BOSTON ( TheStreet) -- Duchenne muscular dystrophy (DMD) advocacy groups are mobilizing to support efforts by Sarepta Therapeutics (SRPT - Get Report) to seek accelerated approval for its experimental drug eteplirsen.
Some of these groups, accompanied by parents of DMD patients, have already met with U.S. Food and Drug Administration officials to make sure regulators understand the urgent need for new therapies. More meetings with U.S. regulators are planned.
Sarepta will meet with the FDA, likely early next year, to present results from the eteplirsen phase IIb study and request permission to file for accelerated approval. The company is holding a conference call Wednesday in conjunction with third-quarter financial results.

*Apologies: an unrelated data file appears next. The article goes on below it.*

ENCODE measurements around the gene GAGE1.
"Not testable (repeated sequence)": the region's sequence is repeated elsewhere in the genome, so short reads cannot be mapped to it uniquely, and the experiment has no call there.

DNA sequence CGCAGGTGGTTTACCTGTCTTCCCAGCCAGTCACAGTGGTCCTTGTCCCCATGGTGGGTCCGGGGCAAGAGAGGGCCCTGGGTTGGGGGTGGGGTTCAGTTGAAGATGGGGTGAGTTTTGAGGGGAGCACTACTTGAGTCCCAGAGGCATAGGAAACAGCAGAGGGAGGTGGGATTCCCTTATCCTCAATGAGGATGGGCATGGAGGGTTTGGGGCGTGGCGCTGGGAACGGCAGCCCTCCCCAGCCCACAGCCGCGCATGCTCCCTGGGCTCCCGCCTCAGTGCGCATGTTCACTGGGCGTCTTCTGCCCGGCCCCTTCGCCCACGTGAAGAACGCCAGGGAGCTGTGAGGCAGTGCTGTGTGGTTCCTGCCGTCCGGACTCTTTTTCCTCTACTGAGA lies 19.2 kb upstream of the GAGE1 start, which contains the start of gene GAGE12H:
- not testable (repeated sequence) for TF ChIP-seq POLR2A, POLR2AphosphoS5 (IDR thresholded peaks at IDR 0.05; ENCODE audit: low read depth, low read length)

"We are absolutely going to do everything we can to get eteplirsen approved," said Sharon Hesterlee, senior director of research at Parent Project Muscular Dystrophy (PPMD), the largest DMD non-profit in the U.S.In two meetings already held with the FDA's neurology division, Hesterlee says PPMD made sure the agency understands that "time is extremely critical" for DMD patients because the disease is relentlessly progressive. Every week and month that goes by means DMD patients lose more muscle function. Without treatment, DMD patients end up in wheelchairs and often die in their 30s. "We made the point to FDA that we already know the risk of doing nothing in DMD. The risk tolerance for DMD patients is very high," says Hesterlee. The Duchenne Alliance, an umbrella advocacy group that represents the interests of 37 smaller DMD charities and foundations worldwide, submitted a dossier to FDA last week to get DMD included on a list of rare diseases eligible for special considerations, including accelerated access and approval, under the recently approved "PDUFA V" legislation. "We have such stellar, unprecedented data with eteplirsen. We really need to carry the flag on this," said Christine McSherry, Duchenne Alliance's executive director and the mother of a son with DMD. After 48 weeks of treatment with eteplirsen at the highest 50 mg dose, four boys with DMD were able to walk 21 meters further than they could when the study started. Another four boys who started the study on placebo but then switched to eteplirsen after 24 weeks saw a stabilization of their walking ability, with six-minute walk test performance improving to a 68-meter decline at 48 weeks from a 78-meter decline at 36 weeks.
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